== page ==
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Criticisms of Ellis and REBT

Ellis claimed that his therapy could handle most problems as well or better than compet­ing therapies. That arrogance rubbed some people the wrong way. They accused him of having the attitude, "Anything you can do, I can do better."

What are some things about Ellis's therapy that some people dislike?

Some people were turned off by Ellis's confrontational approach. Many clients did not like having their beliefs attacked, so they left therapy without being helped.

That was OK with Ellis. He thought a person had to be mentally tough to cope with life, so a therapist should model that behavior.

Ellis claimed to practice the Rogerian principle of unconditional positive regard with his clients. But he did not hesitate to administer tough love by disputing the client's ideas or suggesting new ones to put in their place.

Part of this was just Ellis's own person­ality. Other REBT practitioners were not so confrontational, and most cognitive behavior therapists in the 21st Century engage in problem-solving and cogni­tive re-structuring with their clients with a more quiet approach.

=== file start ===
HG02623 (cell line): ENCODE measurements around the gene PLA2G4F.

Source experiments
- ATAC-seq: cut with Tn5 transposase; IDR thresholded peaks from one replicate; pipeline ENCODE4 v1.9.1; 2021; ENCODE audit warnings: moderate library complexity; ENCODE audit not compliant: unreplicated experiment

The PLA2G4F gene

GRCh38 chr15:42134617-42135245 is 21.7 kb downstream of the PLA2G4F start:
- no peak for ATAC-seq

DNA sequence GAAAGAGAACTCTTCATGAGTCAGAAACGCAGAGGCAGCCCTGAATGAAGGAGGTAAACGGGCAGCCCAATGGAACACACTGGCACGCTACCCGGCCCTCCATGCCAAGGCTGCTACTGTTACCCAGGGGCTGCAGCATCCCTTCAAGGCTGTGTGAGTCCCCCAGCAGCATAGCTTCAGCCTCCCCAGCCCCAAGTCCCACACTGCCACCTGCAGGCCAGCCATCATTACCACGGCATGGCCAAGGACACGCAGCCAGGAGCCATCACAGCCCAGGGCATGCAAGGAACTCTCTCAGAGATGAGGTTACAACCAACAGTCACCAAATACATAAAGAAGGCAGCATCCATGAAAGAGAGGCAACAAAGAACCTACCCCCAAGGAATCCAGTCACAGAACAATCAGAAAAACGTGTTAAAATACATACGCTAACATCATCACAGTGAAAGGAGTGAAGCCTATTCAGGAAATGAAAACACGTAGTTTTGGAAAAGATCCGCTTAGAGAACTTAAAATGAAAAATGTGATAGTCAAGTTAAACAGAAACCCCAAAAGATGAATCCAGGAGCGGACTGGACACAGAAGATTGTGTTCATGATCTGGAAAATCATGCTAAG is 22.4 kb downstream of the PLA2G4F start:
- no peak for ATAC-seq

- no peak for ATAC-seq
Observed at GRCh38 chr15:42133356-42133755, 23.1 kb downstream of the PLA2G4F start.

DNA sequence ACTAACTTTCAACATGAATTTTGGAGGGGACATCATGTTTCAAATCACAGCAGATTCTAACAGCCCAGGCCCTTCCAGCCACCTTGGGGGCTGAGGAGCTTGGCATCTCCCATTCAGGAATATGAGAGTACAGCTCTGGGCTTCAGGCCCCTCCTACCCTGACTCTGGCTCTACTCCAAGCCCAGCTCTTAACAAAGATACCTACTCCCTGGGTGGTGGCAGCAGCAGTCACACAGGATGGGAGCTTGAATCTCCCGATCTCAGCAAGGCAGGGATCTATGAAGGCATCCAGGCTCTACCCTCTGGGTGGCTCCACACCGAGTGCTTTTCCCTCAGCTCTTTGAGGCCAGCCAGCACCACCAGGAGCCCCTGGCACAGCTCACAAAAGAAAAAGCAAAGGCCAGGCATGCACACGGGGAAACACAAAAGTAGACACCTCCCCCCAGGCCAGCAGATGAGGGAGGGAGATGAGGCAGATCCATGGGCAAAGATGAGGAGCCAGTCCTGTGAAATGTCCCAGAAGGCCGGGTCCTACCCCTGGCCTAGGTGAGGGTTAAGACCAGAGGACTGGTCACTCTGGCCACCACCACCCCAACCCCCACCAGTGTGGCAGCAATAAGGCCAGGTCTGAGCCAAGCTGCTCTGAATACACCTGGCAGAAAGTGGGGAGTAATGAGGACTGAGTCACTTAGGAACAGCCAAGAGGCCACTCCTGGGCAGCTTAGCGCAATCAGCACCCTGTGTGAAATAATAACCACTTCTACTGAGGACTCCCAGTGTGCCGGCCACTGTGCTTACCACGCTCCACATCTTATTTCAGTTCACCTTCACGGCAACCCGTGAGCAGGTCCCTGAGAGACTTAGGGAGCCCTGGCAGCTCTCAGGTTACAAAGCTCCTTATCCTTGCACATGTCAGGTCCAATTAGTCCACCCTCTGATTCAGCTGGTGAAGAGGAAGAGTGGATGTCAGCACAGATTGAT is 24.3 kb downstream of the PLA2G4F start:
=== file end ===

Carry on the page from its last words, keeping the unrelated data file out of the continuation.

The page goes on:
REBT, like all psychotherapies, does not always work, and it is not always what people want. Ellis had an explanation for why the therapy sometimes failed.

He wrote that people who claimed to be following REBT principles often turned out to be doing no such thing. Long-term psycho­therapy might be necessary, he said, to make sure a person was actually putting revised beliefs into action, not just talking about them.

Why might long-term therapy be needed, according to Ellis?

In other cases, people reacted badly to the direct sort of advice Ellis dispensed. A person who preferred to "vent" or share worries with a therapist, without getting corrected, would be happier with a nondirective therapist.

To use John Gray's terminology, Ellis was from Mars, Rogers was from Venus. Clients needed to select the appropriate type of counseling for their own needs.

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